The real problem with a transparent society might not be privacy but tolerance. Privacy norms appear to be fairly flexible social constructions, and could presumably adapt to a world where anybody can in principle see anybody else and what they did. We desire privacy and give each other privacy as part of our social context.

However, a new paper suggest that feeling watched also influences our moral behaviour: People more strongly condemn bad behaviour when cued that they are being watched (original paper: Pierrick Bourrat, Nicolas Baumard and Ryan McKay, Surveillance cues enhance moral condemnation, Evolutionary Psychology, 9:2 193-199 2011). They demonstrated that surveillance cues made students regard bad acts as less morally acceptable.

This is unsurprising, but bodes badly for the tolerance of a transparent society. People would not only be able to observe more transgressions against their norms, but would publicly view them as worse. They might of course exaggerate the denouncement – talk is cheap, after all – and it might not necessarily carry over into action or policy. But as the authors note:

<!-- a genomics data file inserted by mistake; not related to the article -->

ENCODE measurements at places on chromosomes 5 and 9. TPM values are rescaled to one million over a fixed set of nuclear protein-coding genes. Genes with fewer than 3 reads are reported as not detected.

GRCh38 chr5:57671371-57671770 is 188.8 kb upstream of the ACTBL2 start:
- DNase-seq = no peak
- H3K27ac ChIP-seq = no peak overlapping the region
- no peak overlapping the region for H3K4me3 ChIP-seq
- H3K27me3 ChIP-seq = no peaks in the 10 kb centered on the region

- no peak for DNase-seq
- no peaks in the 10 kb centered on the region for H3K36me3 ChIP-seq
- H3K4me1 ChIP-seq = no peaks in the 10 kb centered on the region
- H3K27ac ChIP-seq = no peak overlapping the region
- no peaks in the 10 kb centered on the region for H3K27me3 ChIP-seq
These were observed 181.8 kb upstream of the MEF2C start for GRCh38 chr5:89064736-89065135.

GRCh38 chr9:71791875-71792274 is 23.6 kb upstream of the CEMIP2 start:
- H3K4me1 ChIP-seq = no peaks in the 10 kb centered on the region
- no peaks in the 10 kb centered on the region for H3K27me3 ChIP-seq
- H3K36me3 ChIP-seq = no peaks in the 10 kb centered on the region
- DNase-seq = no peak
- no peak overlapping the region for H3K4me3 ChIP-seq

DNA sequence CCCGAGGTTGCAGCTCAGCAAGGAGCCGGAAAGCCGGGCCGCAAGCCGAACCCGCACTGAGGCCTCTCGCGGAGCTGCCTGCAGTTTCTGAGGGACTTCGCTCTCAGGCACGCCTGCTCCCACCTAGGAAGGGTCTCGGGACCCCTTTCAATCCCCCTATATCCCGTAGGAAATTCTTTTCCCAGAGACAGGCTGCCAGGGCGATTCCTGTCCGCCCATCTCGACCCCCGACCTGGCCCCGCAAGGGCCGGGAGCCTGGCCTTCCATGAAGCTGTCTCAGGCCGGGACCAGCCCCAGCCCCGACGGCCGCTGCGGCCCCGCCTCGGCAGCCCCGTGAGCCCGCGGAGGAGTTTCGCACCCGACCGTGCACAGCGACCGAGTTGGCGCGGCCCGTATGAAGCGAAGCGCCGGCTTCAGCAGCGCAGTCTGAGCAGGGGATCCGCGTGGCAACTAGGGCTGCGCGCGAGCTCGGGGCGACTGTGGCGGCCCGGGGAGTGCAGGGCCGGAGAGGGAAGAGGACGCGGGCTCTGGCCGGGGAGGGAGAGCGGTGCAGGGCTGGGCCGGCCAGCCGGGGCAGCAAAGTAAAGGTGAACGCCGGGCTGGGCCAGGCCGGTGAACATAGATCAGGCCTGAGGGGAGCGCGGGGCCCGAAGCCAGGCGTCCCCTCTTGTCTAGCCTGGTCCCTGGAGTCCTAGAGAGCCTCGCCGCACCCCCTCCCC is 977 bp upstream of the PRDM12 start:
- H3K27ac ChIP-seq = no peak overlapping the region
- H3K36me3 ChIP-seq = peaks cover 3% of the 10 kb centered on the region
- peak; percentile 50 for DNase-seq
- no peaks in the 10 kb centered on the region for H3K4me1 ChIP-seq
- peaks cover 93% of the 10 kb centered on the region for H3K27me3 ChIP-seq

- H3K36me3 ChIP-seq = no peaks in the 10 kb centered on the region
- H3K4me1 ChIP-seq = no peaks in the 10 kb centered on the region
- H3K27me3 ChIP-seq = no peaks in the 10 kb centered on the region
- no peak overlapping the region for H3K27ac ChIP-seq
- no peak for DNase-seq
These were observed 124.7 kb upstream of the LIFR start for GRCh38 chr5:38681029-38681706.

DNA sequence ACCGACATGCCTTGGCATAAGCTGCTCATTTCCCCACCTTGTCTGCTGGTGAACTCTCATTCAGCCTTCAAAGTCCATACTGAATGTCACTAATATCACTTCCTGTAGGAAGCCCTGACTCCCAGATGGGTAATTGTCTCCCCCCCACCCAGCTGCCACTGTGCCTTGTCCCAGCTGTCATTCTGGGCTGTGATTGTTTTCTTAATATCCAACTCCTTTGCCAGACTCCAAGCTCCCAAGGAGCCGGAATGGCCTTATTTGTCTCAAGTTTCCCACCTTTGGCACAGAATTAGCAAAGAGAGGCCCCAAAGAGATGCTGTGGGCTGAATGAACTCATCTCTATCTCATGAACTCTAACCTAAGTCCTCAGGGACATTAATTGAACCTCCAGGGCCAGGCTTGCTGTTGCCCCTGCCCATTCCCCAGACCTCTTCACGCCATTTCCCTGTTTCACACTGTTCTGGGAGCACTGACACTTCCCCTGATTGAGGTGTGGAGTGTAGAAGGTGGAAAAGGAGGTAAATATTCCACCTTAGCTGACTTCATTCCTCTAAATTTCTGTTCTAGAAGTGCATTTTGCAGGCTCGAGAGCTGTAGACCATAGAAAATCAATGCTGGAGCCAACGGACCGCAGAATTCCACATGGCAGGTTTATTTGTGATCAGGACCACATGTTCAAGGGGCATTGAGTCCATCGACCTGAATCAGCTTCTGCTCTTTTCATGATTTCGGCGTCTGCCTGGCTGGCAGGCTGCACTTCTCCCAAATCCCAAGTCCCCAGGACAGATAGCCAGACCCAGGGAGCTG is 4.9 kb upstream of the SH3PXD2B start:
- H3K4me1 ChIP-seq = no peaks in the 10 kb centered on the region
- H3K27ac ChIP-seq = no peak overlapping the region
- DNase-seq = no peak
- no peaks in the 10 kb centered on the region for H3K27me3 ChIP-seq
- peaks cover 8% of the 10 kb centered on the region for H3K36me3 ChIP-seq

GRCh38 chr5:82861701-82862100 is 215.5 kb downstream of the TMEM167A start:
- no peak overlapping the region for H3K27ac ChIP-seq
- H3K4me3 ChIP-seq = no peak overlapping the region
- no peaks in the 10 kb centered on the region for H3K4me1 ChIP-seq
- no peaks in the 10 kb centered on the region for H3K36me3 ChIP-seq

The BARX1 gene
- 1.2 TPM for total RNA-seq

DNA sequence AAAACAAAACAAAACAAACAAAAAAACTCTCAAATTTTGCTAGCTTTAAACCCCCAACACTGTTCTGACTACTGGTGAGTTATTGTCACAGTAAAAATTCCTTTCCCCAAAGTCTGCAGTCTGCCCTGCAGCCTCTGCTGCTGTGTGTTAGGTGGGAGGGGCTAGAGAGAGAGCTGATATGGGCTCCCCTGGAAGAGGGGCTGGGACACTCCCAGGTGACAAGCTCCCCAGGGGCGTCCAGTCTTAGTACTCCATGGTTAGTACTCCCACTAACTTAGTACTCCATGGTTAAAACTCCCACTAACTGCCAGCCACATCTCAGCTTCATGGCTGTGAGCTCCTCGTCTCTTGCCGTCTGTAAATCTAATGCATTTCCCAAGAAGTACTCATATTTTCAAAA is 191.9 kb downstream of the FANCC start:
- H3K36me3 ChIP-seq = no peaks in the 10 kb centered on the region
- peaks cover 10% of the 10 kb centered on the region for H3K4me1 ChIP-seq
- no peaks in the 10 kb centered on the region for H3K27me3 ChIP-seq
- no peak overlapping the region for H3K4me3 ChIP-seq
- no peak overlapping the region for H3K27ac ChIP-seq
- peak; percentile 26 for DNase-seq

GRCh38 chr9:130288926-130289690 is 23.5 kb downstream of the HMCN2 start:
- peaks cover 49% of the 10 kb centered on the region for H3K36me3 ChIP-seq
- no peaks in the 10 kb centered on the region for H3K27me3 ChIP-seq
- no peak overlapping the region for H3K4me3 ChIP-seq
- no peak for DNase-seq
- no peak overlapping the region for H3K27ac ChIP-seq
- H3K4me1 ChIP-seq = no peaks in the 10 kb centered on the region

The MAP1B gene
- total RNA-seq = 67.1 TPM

Indeed, failure to express our support for prevailing moral norms may arouse suspicion in our conspecifics. Talk, however, is cheap, so we are wise to take such declarations with the proverbial grain of salt, discounting them as appropriate. In consequence, individuals may attempt to compensate for this discounting by ramping up their rhetoric. To the extent that these compensatory efforts are discounted in turn, they may be ultimately futile; what sustains them is the fact that failure to send the inflated signal immediately brands the deviant as morally suspect.

If this holds (and it seems likely), then the introduction of vastly greater surveillance powers would produce a lot more moral condemnation and competition in the condemnation. This is of course strengthened by the increased transparency: condemnation becomes more visible. There is also heightened penalties for hypocrisy: now you can even check if your neighbour actually does as he preaches. And he will of course check you.